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Summary: The Christmas Season is a time for "Abounding Love."

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Well folks, it has officially begun. The Christmas Rush! Like a row of hulking linemen on a professional football team, the season is down and set, poised to plow over us with all its demands, distractions, details, dilemmas, delights and duties.

For merchants, it’s a "make-or-break" time of year. The more exhausted and overworked they become, the better their business is doing.

For teachers, it’s the challenge of keeping a gaggle of fidgety children focused on their schoolwork while arranging some special programs and projects that will honor the season.

For musicians and musical directors, it’s a time for arranging frantic rehearsals, for easing fragile egos and for fulfilling dreams of fleeting fame.

For clergy, it’s a schedule that is suddenly tighter than ever, sermons that must be better than ever, services that are suddenly fuller than ever.

For children, it’s deciding what to put on a list, where to hang the decorations, and who will take them to the mall.

Are you prepared for all this? Is your master list ready with everything you will need to do over the next month? Wait a minute! ... Before you start scrambling through your schedules, your agendas and your calendars, consider that each and every one of us should begin our list with the same item, the same one Paul urges from the Thessalonians -- "Abound in Love." The Christmas season is a time for “ABOUNDING LOVE.”

By way of a little background information, Paul’s thankfulness is in response to the report Timothy has brought him from Thessalonica. Although he had personally been to Thessalonica, Paul’s comments here are based on information from Timothy, his son in the ministry. Paul had remained in Athens, not accompanying Timothy on his journey to Thessalonica.

Timothy succeeds in not only delivering Paul’s message of praises and cautions, but he functions as a return envoy for the Thessalonians. The news is good. Timothy was treated with all the respect and honor he should have received as Paul’s official envoy. He also reports that the Thessalonians think "kindly" of Paul and wish he could return to them in person. Paul’s bubbling-over gratitude and overflowing enthusiasm is seen in two prayers of thanksgiving.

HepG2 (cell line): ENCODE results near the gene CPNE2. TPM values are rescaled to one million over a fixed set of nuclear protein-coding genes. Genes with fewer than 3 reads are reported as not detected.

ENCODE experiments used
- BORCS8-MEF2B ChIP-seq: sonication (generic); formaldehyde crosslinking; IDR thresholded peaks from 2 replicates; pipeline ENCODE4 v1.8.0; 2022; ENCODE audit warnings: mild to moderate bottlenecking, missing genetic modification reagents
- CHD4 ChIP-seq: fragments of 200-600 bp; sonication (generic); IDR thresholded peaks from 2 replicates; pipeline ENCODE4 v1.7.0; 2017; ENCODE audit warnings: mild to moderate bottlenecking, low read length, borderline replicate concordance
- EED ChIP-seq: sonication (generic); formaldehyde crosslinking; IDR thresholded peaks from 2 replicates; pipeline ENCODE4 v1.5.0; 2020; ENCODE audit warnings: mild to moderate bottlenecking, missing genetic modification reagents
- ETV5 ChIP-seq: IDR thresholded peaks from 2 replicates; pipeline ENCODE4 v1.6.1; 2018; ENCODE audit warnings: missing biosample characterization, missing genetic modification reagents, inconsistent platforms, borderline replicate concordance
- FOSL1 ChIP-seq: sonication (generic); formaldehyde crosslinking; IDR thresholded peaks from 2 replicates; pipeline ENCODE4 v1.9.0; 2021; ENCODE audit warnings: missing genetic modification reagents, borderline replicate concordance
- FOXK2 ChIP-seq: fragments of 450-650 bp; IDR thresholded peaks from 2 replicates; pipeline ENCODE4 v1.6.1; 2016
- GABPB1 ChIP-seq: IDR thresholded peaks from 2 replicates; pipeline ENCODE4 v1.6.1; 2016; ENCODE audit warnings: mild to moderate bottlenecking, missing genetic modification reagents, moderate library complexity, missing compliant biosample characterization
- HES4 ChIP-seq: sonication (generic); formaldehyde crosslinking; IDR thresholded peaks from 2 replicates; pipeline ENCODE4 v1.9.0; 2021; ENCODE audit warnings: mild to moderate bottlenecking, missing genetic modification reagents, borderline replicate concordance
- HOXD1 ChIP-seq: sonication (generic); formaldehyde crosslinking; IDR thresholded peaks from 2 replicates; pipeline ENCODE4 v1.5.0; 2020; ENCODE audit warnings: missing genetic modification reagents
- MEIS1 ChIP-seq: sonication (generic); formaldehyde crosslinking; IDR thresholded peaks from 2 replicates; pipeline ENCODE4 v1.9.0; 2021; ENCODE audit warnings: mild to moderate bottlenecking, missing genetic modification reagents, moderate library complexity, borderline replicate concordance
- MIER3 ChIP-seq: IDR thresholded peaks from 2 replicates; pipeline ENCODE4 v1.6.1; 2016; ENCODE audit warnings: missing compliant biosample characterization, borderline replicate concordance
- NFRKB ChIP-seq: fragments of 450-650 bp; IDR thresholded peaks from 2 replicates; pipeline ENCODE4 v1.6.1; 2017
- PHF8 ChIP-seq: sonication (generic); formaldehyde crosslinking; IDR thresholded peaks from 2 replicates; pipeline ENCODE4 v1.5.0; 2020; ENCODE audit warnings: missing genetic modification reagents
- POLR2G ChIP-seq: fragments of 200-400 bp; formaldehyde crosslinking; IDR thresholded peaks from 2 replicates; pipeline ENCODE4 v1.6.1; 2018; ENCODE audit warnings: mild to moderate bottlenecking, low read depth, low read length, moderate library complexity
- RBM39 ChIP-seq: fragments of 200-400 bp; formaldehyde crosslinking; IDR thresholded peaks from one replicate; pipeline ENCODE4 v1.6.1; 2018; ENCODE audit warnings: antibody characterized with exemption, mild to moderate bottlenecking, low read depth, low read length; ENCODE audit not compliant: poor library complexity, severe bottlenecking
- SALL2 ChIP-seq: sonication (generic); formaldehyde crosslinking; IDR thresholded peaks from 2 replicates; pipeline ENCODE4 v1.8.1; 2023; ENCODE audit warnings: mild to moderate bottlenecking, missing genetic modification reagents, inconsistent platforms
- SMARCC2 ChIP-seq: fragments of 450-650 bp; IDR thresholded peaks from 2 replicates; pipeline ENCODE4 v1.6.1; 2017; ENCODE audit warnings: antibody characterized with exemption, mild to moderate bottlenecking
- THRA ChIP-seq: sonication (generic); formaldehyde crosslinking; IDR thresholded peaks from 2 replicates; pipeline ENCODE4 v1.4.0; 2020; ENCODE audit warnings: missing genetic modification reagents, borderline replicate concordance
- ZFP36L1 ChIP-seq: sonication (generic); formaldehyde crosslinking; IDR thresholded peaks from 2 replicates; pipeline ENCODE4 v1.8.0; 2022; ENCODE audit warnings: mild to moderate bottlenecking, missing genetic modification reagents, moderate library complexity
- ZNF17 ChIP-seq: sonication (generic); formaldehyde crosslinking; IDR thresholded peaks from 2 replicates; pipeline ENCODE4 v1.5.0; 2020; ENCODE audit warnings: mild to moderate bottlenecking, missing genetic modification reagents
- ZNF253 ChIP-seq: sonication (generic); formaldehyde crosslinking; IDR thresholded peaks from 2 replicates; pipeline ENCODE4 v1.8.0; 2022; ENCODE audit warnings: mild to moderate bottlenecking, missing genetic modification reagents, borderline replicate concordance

"How can we thank God enough," Paul asks in 3:9, for the good news of your faithfulness. In verse 10, Paul offers his hope that he may "restore" or "supply" the insights and guidance that these Gentile Christians might still be "lacking." Paul is concerned that the Thessalonians see themselves as part of a continuing apostolic mission -- especially as they face adversity and suffering because of their faith. Thus, Paul’s closing words express his own desire to return to Thessalonica and be with them, while he urges them to "increase and abound in love" and good works and "holiness."

A friend found Socrates eyeing merchandise in the marketplace. The friend asked why he was looking, since he never bought anything. Socrates said: "Because I am always amazed to see how many things there are that I don’t need."

At Christmas, Christians need to develop a new discipline. As our celebration of Christ’s birth is being stolen from us by this consumerist culture, why don’t Christians develop a discipline that asks, "What don’t I need?" rather than "What do I want?" At Christmas, why don’t Christians give off an attitude that celebrates wanting what we have rather than having more?

Whatever the nature of your business or your busy-ness, there is only one thing we must all put on our "to prepare for Christmas list," only one thing we must all "want" and need to "have" -- Love. Abounding Love is the essence of our scripture passage today.

What is a Christian that "abounds in love?" What kind of love are we to abound with?

When Paul urged the Thessalonians to "abound in love," he was speaking to a community that already had its capacity to love significantly challenged. Persecutions and suffering at the hands of the city’s pagan officials, condemnations from the Jewish synagogue and contentions within their own ranks had threatened to strain the loving nature of the Thessalonians. Perhaps the eschatological expectations of some of the Thessalonians had led them to focus too intently on the future and to fix too little on the daily-ness of life lived within a community of faith.

If we take Paul’s own life as an example, we can discern at least three ways that the apostle might have expected the Thessalonians, and all Christians, to abound in Love.

1. First, Abundant Love must REBOUND. Rebounding, as every good basketball team knows, is the cutting edge between defense and offense. Whichever team rebounds most successfully becomes the team in control of the ball. The team that rebounds becomes the offense, goes on the move and heads toward the basket. Failure to rebound puts a team continually in a defensive posture, striving to protect its basket from the offensive team’s onslaught.

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